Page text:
Fran Hartnett from Zulu tattoo in Dublin city centre agrees with Joel's observation.

"There's definitely more women getting inked these days," he says. "I think about 60pc of our customers are women and I'd say 25pc of those would be 40-plus." Reasons for where and what women are getting inked depend on the individual but it's often something of personal significance.

"Women over 40 are more likely to know exactly what they want and feel confident in their decision," Joel says.

"They're not choosing something to just look pretty, it's often a tribute to a deceased parent or symbolising their children, a quote or image that has personal significance."

Last year, former Friends star Jennifer Aniston got her first tattoo at the age of 42. The actress got the name Norman etched on her foot after her dog, a Welsh corgi-terrier mix called Norman, died last May, explaining: "It's just my way to pay homage to him forever."

I t might not be a problem for the age-defying Aniston but for many older ladies, it's worth remembering that flesh is unlikely to be as supple as it was when one was first hankering after a butterfly on one's breast.

To quote comedian Billy Elmer, "that butterfly on your breast looks great when you're 20 or 30 but when you get to 70, it stretches into a condor".

The Good Life star Kendal recently explained the benefits of waiting until nature has done its business.

"I know why I'm doing it now – it's because I know where the wrinkly bits are," she jokes. "I know where not to put one, because it would have a little curtain."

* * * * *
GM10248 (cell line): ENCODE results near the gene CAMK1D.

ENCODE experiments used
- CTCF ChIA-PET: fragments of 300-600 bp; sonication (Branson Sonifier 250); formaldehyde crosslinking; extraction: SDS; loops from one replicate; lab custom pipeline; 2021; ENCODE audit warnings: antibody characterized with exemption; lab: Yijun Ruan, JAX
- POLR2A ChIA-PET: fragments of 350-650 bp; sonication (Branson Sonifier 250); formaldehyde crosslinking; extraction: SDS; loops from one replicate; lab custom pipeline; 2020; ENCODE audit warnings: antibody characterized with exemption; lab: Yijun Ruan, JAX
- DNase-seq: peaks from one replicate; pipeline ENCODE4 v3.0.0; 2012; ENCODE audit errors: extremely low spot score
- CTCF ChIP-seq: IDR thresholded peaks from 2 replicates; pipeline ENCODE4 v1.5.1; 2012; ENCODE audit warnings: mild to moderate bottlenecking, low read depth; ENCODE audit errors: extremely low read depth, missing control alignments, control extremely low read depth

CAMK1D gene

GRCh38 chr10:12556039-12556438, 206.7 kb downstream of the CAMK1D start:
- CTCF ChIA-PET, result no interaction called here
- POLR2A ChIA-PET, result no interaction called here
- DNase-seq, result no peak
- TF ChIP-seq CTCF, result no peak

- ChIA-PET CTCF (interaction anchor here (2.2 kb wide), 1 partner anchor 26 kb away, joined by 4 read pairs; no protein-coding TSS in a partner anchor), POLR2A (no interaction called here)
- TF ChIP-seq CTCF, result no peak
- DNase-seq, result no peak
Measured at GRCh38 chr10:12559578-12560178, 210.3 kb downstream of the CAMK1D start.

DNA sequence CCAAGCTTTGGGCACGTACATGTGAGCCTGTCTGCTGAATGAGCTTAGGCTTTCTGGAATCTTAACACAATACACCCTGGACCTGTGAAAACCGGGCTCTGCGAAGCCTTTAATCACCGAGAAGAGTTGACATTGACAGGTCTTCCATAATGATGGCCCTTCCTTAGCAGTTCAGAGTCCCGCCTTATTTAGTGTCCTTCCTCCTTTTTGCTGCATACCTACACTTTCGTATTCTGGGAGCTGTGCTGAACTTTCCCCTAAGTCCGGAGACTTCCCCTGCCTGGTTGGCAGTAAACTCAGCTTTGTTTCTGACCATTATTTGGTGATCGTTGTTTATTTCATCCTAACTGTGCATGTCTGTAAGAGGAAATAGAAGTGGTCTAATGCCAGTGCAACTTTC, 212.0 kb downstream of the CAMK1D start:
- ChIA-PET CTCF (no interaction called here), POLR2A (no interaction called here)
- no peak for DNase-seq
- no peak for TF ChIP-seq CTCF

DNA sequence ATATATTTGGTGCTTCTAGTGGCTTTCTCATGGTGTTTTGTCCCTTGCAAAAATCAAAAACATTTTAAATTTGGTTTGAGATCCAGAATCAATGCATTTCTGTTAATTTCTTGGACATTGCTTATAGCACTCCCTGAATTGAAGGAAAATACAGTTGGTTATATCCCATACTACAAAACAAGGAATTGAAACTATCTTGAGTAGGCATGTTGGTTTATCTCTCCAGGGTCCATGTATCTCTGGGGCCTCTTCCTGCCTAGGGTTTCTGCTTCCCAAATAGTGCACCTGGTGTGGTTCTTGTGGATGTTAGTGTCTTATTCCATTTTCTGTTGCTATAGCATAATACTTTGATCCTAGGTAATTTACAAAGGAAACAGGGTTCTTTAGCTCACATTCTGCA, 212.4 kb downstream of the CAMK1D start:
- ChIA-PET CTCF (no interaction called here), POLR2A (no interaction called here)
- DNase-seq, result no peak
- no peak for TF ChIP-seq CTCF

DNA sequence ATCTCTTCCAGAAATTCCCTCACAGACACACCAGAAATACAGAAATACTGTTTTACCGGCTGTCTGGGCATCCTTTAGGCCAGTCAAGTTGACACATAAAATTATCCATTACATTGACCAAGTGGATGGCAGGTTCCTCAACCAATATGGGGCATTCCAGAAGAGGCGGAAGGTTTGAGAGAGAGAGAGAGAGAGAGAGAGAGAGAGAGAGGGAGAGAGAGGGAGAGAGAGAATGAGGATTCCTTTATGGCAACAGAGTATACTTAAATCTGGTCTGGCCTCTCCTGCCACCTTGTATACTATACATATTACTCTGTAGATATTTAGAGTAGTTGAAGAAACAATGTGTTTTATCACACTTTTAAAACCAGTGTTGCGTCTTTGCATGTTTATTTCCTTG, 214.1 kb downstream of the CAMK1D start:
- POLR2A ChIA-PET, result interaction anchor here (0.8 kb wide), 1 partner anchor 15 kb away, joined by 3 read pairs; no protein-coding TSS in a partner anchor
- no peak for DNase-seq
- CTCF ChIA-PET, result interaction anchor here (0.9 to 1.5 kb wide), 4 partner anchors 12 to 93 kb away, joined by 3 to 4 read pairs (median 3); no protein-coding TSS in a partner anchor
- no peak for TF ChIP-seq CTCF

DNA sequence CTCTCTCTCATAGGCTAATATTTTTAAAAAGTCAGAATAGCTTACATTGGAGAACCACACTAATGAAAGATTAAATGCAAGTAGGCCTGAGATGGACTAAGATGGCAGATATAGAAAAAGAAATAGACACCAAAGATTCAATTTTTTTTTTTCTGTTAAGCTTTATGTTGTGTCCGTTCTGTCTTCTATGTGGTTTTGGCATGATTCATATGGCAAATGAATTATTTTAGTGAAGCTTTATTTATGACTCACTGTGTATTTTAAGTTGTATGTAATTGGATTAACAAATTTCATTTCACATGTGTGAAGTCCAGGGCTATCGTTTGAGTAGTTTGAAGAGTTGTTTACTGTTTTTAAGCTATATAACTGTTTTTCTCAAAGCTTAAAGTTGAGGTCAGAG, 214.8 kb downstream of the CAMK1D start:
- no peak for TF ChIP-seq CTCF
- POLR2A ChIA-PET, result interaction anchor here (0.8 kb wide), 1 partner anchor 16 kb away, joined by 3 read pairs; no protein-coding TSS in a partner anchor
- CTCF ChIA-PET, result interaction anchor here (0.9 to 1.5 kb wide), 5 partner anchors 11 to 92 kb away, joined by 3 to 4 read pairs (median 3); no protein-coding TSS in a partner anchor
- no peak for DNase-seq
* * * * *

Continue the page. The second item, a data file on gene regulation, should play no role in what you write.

As well as a star and a moon surrounded by feathers, which represent her sons and grandchildren, Kendal is planning a turtle for her shoulder.

She adds: "You wouldn't, at my age, have one on your tummy because it might get hidden. Bits like shoulders stay flat, they don't wrinkle and they don't get larger."

It's something Joel says he finds more mature female clients are well aware of.

"Ankles, shoulders and feet are very popular," he says. "Usually places that can be easily hidden, it's not about other people seeing it, it's about something personal to them."

He adds: "I find they also enjoy the experience of sitting in the chair and getting the tattoo done.

"It's a break from everything else and something that is just for them."

He laughs: "When I started working a year or so ago, I thought I would just be doing bikers, but it's never really been like that – it's mostly mums."

What were you inking?

We ask two Irish women why they decided to go under the tattooist's needle after 40

What were you inking? We ask two Irish women why they decided to go under the tattooist's needle after 40